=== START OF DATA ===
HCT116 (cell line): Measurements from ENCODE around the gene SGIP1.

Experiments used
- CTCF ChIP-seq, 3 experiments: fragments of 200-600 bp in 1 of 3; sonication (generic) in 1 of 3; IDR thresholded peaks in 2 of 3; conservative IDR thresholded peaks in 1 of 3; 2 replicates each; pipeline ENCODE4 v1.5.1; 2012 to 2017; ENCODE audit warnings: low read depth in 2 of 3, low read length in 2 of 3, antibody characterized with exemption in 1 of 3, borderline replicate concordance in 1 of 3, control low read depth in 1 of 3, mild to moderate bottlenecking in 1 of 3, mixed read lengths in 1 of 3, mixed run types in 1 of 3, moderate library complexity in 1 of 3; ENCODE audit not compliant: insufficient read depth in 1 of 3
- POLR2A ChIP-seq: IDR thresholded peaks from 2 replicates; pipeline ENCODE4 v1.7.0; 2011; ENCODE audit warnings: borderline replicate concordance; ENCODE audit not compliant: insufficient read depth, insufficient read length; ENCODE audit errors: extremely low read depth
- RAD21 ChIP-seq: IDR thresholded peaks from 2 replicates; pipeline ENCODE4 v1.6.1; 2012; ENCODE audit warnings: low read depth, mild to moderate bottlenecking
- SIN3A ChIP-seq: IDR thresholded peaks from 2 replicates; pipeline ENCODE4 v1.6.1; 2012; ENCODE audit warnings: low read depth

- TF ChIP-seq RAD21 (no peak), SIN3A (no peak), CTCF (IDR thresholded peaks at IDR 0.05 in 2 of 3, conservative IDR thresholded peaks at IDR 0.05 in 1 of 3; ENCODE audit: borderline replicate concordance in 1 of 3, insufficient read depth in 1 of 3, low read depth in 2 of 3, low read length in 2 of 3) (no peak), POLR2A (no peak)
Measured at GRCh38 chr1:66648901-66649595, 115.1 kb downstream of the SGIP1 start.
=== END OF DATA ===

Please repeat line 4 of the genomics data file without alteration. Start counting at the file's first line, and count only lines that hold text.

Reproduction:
- POLR2A ChIP-seq: IDR thresholded peaks from 2 replicates; pipeline ENCODE4 v1.7.0; 2011; ENCODE audit warnings: borderline replicate concordance; ENCODE audit not compliant: insufficient read depth, insufficient read length; ENCODE audit errors: extremely low read depth